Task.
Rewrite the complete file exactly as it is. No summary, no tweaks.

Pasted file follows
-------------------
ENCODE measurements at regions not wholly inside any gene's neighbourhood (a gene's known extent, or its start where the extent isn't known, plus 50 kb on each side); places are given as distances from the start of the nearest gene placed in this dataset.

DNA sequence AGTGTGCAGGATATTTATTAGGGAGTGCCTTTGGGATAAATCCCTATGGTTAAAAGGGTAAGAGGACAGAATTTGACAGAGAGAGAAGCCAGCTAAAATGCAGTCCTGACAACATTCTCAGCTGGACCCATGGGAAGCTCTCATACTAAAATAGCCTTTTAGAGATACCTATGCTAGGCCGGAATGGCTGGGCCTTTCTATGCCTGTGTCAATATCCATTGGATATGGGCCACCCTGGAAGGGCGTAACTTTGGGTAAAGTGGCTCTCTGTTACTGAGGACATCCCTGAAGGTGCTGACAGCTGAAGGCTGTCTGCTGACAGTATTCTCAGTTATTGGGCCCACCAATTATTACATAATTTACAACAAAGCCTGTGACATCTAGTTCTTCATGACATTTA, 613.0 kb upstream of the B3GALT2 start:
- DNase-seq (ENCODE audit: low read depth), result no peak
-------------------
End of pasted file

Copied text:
ENCODE measurements at regions not wholly inside any gene's neighbourhood (a gene's known extent, or its start where the extent isn't known, plus 50 kb on each side); places are given as distances from the start of the nearest gene placed in this dataset.

DNA sequence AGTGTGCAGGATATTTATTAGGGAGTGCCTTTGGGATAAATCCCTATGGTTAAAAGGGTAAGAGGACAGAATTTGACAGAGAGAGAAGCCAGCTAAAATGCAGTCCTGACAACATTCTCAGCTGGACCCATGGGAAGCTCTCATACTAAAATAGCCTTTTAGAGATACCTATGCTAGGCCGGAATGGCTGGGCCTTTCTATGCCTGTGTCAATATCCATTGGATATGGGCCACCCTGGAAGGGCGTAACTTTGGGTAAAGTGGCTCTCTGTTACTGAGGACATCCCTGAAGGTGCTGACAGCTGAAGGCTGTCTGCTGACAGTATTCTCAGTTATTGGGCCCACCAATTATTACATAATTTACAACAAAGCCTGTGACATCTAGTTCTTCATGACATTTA, 613.0 kb upstream of the B3GALT2 start:
- DNase-seq (ENCODE audit: low read depth), result no peak